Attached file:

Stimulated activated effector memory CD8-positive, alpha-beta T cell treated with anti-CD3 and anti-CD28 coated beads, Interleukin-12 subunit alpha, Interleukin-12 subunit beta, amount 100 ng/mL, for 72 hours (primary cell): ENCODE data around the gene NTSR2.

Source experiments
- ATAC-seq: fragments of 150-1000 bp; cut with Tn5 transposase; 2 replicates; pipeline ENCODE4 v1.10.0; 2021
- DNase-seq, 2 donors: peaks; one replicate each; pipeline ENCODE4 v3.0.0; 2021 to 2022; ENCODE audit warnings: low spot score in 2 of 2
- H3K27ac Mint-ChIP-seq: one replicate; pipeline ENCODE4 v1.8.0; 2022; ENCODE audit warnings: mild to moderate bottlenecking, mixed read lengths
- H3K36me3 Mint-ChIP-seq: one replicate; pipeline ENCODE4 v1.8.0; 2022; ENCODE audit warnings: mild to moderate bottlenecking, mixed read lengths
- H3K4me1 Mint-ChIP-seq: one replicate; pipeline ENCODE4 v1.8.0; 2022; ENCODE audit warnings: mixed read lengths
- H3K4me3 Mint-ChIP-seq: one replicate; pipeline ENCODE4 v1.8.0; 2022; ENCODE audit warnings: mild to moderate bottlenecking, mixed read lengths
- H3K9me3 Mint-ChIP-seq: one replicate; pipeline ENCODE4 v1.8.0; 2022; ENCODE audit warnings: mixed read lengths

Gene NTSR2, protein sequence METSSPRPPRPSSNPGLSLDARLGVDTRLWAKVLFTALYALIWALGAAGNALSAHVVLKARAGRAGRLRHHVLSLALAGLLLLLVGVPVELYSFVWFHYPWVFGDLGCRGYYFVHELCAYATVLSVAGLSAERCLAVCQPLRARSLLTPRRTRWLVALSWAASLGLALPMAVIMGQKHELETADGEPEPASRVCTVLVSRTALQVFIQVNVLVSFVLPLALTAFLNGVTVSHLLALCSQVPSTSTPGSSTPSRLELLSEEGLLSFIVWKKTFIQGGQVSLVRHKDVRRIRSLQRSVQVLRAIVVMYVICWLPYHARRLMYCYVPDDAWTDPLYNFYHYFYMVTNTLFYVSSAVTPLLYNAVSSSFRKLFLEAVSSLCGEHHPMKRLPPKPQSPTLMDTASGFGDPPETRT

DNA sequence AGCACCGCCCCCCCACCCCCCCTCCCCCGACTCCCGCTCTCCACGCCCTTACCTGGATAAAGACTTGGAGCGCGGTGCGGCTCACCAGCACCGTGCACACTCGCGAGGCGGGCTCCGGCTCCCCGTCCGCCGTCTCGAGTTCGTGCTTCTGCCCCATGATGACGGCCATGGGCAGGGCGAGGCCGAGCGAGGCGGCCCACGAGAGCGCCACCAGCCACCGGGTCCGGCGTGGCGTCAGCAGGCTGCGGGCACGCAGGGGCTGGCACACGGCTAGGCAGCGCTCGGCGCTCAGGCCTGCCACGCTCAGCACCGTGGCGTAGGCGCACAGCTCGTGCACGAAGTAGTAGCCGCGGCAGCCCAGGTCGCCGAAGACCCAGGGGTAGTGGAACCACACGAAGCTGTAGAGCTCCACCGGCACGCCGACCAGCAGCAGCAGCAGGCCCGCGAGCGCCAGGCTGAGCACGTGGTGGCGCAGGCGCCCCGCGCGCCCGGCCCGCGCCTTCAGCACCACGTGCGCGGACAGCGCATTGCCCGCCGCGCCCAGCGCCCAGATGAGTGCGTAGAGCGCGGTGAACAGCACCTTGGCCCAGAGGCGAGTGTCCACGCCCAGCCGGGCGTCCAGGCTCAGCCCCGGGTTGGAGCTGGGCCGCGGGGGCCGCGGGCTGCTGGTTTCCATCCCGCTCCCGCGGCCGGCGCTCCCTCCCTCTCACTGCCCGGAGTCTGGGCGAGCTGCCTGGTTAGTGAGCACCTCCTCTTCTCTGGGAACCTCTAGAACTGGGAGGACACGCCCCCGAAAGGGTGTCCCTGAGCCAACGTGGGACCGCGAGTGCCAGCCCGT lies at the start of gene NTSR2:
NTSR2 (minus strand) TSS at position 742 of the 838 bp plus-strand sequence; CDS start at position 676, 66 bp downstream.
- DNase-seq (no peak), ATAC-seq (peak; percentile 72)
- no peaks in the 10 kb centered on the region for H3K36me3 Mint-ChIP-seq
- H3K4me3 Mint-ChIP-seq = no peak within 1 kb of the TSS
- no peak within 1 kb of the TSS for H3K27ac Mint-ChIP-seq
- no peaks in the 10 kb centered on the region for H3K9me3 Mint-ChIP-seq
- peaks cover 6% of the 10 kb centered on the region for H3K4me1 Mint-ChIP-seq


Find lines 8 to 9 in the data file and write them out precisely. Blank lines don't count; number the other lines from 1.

- H3K4me3 Mint-ChIP-seq: one replicate; pipeline ENCODE4 v1.8.0; 2022; ENCODE audit warnings: mild to moderate bottlenecking, mixed read lengths
- H3K9me3 Mint-ChIP-seq: one replicate; pipeline ENCODE4 v1.8.0; 2022; ENCODE audit warnings: mixed read lengths